Now that we know the model explains clustering of arrivals well, how can this be applied to trading? The next steps would be to at least consider buy and sell arrivals individually and find a way to make predictions given a fitted Hawkes model. These intensity predictions can then form a part of a market-making or directional strategy. Let us have a look at the literature to get some ideas.

Application to Trading

The paper in [4] describes very clearly how to fit and evaluate Hawkes processes in a financial setting. Florenzen also treats the different ways of disambiguating multiple trades in the same timestamp and evaluates the result on TAQ data.

Hewlett [2] predicts the future imbalance of buy and sell trades using a bivariate self- and cross-excitation process between buy and sell arrivals. The author devises an optimal liquidation strategy, derived from a price impact formula based on this imbalance.

In [3] the authors use the buy and sell intensity ratio of a bivariate Hawkes process as an entry signal to place a directional trade.

In [12] the authors develop a high frequency market-making strategy which distinguishes between influential and non-influential trades as a way to get a better fit of their Hawkes model to the data (I assume). A further ingredient in the model is a short-term midprice drift which allows placement of directional bets and avoids some adverse selection. Their placement of bid and ask quotes then depends on the combination of the short-term drift, order imbalance (asymmetric arrivals of buy and sell), and inventory mean reversion.


The loglikelihood function of a Hawkes process has a computational complexity of O( N2 ) as it performs nested loops through the history of trades. This is very expensive and leads to a fitting time of 12 minutes for 5000 trades on my Macbook pro. There is a recursive formulation of the likelihood which memoises the calls and speeds up evaluation [10]. This is still inefficient, especially for high-frequency trading purposes where fast fitting procedures are a primary interest.

While it is not quite clear what is actually used by HFT practitioners, some recent research from this year demonstrates how to calculate intensity rates using GPUs [11]. This clearly indicates that there is interest in very fast Hawkes calibration.

Some even more recent research [1], published last month, by Fonseca and Zaatour, describes fast calibration without evaluating the likelihood function. Instead, the authors use Generalised Method of Moments to estimate the parameter values. They show how to compute, in closed-form, moments of any order and autocorrelation of the number of jumps within a given time interval. While not as accurate as MLE, the GMM seems to provide an "immediate" (in the words of the authors) estimation. No comparison in speeds is provided but from what I understood all that is required is to calculate the empirical autocorrelation over a number of time lags and to minimise the objective function.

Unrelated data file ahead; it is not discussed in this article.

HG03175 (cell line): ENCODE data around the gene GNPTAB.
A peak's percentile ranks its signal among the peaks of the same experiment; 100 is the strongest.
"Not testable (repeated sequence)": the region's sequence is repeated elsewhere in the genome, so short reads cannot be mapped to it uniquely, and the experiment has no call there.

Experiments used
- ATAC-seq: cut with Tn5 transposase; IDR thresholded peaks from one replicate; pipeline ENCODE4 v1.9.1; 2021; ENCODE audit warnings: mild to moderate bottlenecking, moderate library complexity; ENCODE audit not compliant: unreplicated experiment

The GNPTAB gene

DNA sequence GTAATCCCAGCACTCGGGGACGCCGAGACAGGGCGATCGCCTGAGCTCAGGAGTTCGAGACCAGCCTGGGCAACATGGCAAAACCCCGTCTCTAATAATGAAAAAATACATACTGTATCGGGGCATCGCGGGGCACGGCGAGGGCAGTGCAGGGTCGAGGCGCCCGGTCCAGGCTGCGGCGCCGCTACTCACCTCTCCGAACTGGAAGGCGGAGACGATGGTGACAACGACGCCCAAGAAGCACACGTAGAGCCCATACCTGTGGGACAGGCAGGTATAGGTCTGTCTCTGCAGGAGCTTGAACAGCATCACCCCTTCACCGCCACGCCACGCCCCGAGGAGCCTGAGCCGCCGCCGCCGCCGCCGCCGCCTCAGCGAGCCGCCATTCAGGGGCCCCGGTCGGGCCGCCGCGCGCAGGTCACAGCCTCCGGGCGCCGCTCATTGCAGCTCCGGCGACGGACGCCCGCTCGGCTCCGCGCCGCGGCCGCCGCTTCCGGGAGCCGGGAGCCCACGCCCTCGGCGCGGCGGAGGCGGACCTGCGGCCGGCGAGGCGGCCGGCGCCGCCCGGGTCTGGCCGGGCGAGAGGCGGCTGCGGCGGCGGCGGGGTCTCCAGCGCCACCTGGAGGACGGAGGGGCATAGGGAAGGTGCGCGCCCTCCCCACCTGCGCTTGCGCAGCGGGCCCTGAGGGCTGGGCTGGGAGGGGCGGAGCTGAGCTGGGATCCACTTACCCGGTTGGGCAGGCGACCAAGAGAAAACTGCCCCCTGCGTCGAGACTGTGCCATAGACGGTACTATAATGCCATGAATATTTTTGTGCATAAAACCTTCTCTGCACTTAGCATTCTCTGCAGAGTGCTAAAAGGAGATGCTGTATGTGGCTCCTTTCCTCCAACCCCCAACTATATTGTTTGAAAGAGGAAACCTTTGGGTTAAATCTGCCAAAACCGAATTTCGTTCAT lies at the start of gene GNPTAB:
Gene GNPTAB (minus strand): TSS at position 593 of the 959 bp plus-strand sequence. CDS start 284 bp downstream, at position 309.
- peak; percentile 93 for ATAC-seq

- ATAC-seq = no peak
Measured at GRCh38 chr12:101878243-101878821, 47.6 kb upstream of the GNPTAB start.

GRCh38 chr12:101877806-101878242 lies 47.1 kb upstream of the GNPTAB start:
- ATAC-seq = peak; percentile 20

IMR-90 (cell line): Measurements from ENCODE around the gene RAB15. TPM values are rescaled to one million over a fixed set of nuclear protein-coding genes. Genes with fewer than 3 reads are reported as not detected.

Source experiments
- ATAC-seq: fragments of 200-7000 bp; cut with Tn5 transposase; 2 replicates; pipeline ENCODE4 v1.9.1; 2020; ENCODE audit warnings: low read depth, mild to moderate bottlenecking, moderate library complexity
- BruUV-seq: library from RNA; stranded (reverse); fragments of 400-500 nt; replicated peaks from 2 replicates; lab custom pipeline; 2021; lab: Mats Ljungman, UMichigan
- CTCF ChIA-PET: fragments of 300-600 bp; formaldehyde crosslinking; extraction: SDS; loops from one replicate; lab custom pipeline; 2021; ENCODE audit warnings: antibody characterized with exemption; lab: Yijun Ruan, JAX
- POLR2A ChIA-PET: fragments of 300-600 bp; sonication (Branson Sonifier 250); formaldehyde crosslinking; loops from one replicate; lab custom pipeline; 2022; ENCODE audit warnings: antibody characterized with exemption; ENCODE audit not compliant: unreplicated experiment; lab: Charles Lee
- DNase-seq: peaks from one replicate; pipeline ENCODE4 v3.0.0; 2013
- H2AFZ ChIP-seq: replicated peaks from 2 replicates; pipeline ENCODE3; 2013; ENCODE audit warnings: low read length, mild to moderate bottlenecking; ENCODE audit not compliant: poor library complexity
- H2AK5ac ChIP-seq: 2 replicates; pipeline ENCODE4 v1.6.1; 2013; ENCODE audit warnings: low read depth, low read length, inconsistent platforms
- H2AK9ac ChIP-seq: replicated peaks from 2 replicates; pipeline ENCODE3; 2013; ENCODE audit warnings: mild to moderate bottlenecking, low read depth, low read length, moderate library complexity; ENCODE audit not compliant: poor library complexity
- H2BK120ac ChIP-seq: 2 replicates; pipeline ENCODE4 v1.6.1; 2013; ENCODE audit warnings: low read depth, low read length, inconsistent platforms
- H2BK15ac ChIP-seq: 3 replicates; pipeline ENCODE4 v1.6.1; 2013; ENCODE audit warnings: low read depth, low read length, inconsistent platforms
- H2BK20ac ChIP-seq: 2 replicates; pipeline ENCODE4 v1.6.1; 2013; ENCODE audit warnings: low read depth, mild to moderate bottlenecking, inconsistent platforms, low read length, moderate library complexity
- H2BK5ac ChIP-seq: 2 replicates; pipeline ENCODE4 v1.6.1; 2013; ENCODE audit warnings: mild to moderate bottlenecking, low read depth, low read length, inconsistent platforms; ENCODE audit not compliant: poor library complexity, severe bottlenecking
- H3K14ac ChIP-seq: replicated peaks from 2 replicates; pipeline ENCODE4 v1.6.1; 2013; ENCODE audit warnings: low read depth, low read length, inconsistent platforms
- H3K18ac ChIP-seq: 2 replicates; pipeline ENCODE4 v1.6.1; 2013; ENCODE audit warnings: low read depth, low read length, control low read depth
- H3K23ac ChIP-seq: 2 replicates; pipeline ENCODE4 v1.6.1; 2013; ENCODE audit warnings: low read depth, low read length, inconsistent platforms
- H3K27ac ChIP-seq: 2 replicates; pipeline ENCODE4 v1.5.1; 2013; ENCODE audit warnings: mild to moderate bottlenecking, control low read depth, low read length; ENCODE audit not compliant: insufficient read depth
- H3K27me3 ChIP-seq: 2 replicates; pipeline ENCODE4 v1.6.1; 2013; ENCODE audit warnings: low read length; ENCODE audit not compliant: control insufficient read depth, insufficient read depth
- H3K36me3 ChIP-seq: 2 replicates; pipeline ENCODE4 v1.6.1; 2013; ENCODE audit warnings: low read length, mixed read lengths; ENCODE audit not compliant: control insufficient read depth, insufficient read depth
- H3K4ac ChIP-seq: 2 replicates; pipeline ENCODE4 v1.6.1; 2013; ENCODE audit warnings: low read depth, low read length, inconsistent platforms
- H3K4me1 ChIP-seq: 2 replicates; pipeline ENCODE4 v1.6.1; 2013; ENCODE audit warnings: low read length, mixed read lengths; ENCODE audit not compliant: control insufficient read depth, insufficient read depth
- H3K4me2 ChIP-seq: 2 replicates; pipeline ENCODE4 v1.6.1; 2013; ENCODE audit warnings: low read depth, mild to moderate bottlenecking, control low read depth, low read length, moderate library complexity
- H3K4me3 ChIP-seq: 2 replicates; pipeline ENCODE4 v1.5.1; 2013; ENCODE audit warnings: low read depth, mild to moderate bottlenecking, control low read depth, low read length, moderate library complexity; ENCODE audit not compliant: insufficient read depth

In this article I showed that a Hawkes process is a good model for explaining the clustered arrival of Mtgox trades. I showed how to estimate and evaluate a model given trade timestamps and highlighted some of the issues around estimation.

Bitcoin exchange data and its price discovery has not been studied well (or at all?) yet. Self-exciting models might answer questions such as how much of Bitcoin price movements are due to fundamental events, or how much is a result of lots of reactionary algorithms hooked up on Mtgox's API. The model itself could naturally be also part of a trading strategy.

You can get the data and code to reproduce the graphs and results from this repository.


[1] J. Fonseca, and R. Zaatour: Hawkes Process: Fast Calibration, Application to Trade Clustering and Diffusive Limit ssrn.

[2] P. Hewlett: Clustering of order arrivals, price impact and trade path optimisation pdf.

[3] J. Carlsson, M. Foo, H. Lee, H. Shek: High Frequency Trade Prediction with Bivariate Hawkes Process.

[4] F. Lorenzen: Analysis of Order Clustering Using High Frequency Data: A Point Process Approach pdf.

[5] E. Lewis, G. Mohler, P. Brantingham, and A. Bertozzi: Self-Exciting Point Process Models of Civilian Deaths in Iraq pdf.

[6] P. Reynaud-Bouret, C. Tuleau-Malot, V, Rivoirard, and F. Grammont: Spike trains as (in)homogeneous Poisson processes or Hawkes processes: non-parametric adaptive estimation and goodness-of-fit tests pdf.

[7] R.D. Peng: Applications of Multi-dimensional Point Process Methodology to Wildfire Hazard Assessment.

[8] G.O. Mohler, M.B. Short, P.J. Brantingham, F.P. Schoenberg, and G.E. Tita: Self-Exciting Point Process Modeling of Crime pdf.

[9] R.D. Peng: Multi-dimensional Point Process Models in R pdf.

[10] V. Filimonov, and D. Sornette: Apparent criticality and calibration issues in the Hawkes self-excited point process model: application to high-frequency ļ¬nancial data arxiv.

[11] C. Guo and W. Luk, E. Vinkovskaya, and R. Cont: Customisable Pipelined Engine for Intensity Evaluation in Multivariate Hawkes Point Processes pdf.

[12] A. Cartea, S. Jaimungal, and J. Ricci: Buy Low Sell High: A High Frequency Trading Perspective ssrn.